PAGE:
Craig Morris , July 26, 2021
Wild Alaska Pollock Makes an Impact
I was a child of the seventies. I know I’m dating myself with that proclamation, but trust me, there’s a point. While I was reaching for my bag of Funions or taco-flavored Doritos before running back outside to play I can guarantee that I wasn’t thinking about anything but filling my hungry belly. And I can safely say my mom when shopping to stock our pantry, wasn’t thinking about anything besides price, taste, and quantity. Neither of us were thinking about the sustainability of foods we were eating—and aside from a select few—“going green” wasn’t yet a thing.
As I grew up, giving up on my dream of being a chef and instead studying meat science, we were focused on efficiency, on quality…again, not on sustainability. It just wasn’t a buzzword.
Yet somewhere between my time working in a meat-packing plant in America’s heartland and overseeing the marketing of our leading agricultural commodities—many of them animal proteins—the movement to think about our planet took hold and sustainability became a term that would forever change the way our food is harvested, produced and packaged.
When I came to the Wild Alaska Pollock industry a few years ago now, I knew that our fish had countless attributes that would make it even more attractive to consumers around the world and one of the leading ones was its low environmental impact, especially as compared to other protein options.
But having had a front-row seat to the sustainability movement in the food and agricultural sector, I knew that knowing we were doing well without the scientifically valid and credible data to back that up, wasn’t worth much. We had to prove that our fishery was as sustainable as we knew it to be.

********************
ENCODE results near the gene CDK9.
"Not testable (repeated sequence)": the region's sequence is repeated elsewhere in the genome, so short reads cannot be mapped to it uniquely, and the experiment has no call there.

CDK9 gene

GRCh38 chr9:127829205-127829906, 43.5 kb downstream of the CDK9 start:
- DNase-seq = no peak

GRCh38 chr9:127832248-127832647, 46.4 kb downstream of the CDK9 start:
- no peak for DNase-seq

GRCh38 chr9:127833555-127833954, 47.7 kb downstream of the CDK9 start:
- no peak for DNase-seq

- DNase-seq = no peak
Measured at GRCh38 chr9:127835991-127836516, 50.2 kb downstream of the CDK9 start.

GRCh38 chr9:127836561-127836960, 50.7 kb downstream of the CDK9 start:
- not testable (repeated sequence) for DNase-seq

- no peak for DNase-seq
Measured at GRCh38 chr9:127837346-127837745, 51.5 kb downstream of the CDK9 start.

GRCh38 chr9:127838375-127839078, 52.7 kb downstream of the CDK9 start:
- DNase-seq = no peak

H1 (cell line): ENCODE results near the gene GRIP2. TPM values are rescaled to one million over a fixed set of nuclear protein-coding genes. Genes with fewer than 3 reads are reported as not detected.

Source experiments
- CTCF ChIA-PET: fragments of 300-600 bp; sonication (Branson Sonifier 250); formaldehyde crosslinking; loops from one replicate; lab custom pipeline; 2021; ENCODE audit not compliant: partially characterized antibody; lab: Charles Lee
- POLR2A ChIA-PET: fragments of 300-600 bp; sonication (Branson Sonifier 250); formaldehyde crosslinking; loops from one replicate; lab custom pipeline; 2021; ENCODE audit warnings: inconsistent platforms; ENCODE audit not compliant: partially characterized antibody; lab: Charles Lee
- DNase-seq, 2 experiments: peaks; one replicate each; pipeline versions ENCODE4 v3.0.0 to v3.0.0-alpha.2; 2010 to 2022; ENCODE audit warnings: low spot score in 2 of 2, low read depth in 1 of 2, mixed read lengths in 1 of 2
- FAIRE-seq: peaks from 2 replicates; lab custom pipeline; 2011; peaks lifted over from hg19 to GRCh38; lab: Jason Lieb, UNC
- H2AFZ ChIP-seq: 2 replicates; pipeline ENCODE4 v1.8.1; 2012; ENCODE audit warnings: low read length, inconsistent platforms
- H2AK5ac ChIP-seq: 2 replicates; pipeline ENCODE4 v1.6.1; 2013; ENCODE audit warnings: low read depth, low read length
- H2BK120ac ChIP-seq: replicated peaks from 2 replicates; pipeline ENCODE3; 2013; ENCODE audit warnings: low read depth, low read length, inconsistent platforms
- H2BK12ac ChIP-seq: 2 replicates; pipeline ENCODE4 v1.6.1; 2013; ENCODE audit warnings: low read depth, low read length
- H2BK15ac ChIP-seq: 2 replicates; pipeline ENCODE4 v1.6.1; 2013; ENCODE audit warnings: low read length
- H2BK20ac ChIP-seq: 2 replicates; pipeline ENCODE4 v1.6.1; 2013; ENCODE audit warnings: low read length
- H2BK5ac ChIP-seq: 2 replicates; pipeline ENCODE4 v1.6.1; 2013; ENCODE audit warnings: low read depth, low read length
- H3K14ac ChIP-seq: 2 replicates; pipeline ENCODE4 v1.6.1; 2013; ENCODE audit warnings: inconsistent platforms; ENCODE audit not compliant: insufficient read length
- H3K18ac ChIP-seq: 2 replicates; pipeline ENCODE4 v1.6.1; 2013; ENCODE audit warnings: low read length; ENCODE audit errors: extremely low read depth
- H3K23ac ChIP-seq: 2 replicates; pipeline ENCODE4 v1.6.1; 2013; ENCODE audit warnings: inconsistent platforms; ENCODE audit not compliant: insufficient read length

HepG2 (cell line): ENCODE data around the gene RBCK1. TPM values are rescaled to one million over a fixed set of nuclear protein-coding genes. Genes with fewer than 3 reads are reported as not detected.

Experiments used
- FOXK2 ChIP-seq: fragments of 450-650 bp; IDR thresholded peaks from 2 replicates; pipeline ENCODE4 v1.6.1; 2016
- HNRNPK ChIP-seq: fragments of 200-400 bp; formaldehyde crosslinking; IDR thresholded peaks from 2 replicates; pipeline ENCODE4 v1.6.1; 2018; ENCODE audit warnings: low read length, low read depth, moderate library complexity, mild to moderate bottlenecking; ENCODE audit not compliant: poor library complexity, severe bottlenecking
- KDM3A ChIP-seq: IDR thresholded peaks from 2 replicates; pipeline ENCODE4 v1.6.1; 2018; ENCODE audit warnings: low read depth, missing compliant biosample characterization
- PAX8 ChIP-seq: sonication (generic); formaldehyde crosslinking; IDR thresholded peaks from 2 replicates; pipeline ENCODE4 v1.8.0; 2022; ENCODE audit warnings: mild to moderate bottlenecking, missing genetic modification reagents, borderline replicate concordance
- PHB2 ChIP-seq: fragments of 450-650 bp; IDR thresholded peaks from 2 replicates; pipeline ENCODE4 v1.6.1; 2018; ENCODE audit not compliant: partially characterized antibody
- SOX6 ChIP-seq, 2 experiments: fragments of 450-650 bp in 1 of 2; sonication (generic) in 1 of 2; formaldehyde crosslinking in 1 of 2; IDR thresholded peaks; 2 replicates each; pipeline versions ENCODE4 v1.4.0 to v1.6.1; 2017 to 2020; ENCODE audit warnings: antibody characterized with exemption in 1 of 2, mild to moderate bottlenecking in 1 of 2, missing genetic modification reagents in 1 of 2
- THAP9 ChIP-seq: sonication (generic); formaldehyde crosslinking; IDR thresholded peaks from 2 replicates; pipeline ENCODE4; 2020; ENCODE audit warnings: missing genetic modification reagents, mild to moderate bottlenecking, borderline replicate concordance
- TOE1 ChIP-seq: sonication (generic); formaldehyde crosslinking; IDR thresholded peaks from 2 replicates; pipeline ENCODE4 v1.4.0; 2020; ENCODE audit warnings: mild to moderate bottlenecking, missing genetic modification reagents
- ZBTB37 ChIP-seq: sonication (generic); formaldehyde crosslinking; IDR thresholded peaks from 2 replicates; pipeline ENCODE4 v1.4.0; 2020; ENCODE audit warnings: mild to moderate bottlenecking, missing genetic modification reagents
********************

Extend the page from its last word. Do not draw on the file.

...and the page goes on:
Thankfully, our industry is led by forward-thinking leaders who also have watched the industry, and the world, evolve. They wholeheartedly supported the investment in a comprehensive, industry-wide Life Cycle Assessment that kicked off more than two years ago.
It was their leadership and foresight that convinced our members to invest their time in completing lengthy surveys that tabulated data—from fuel and water usage to food waste to the energy used to power the lights and run the machines on the boats and in the plants. All of those inputs were collated and analyzed by leading analytics firm Quantis—known for conducting LCAs for some of the most well-known commodities and brands such as, ahem, Impossible Burger.
We then took it a step further and had those results independently verified by a panel of sustainability experts to ensure that the results were beyond reproach and that the entire LCA process adhered to the international standards set by the International Organization for Standardization or, ISO.
In the end, after all those years of work, we’re able to officially shout from the rooftops, loud and proud, that Wild Alaska Pollock is one of the most sustainable protein options on the face of our planet; with a Wild Alaska Pollock fillet being 3.77 kg CO2-eq per kg of protein—over one-tenth of our competitor whitefish (wild-caught Atlantic Cod), significantly less than mainstream Chicken and Pork and utterly insignificant compared to Beef. We’re also lower than rising-star plant-based proteins, by quite the margin, too.